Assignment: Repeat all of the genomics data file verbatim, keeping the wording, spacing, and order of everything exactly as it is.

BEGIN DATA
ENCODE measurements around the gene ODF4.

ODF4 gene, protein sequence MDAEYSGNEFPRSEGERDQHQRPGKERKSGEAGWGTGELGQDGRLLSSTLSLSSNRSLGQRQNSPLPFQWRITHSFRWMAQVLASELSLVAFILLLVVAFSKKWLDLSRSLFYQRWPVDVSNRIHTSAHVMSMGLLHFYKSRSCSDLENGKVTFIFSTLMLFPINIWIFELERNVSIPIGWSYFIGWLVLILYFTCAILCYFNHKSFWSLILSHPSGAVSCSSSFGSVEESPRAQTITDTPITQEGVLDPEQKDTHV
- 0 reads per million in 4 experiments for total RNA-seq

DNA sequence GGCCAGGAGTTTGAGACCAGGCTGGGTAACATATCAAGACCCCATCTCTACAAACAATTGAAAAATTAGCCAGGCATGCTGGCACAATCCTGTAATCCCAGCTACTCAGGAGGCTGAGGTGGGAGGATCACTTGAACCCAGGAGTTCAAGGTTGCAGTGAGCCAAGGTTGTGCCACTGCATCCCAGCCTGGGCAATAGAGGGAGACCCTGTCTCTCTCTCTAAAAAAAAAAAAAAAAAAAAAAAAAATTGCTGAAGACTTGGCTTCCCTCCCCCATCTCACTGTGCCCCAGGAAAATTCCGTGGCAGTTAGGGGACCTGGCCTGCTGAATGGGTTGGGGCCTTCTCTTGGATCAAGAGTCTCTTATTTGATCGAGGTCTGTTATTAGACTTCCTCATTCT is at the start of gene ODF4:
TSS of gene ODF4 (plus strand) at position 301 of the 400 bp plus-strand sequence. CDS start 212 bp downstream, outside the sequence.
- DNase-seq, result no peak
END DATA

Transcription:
ENCODE measurements around the gene ODF4.

ODF4 gene, protein sequence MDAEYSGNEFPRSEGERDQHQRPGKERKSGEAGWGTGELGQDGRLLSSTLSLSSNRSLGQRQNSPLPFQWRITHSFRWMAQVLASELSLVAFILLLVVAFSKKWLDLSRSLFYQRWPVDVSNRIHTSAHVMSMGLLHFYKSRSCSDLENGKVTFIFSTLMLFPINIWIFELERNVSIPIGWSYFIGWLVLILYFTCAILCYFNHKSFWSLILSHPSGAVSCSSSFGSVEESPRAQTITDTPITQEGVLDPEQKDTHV
- 0 reads per million in 4 experiments for total RNA-seq

DNA sequence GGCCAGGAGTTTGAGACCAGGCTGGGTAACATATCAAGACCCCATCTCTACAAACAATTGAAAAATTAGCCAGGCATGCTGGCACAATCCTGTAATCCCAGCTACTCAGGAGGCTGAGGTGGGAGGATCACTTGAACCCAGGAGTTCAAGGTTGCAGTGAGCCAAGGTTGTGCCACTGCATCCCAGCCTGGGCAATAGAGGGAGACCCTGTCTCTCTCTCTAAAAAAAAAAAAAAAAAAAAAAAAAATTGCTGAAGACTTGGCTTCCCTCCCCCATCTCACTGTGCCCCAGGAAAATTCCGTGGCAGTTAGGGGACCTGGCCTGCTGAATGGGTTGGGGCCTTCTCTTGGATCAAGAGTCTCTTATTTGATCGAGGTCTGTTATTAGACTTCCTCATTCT is at the start of gene ODF4:
TSS of gene ODF4 (plus strand) at position 301 of the 400 bp plus-strand sequence. CDS start 212 bp downstream, outside the sequence.
- DNase-seq, result no peak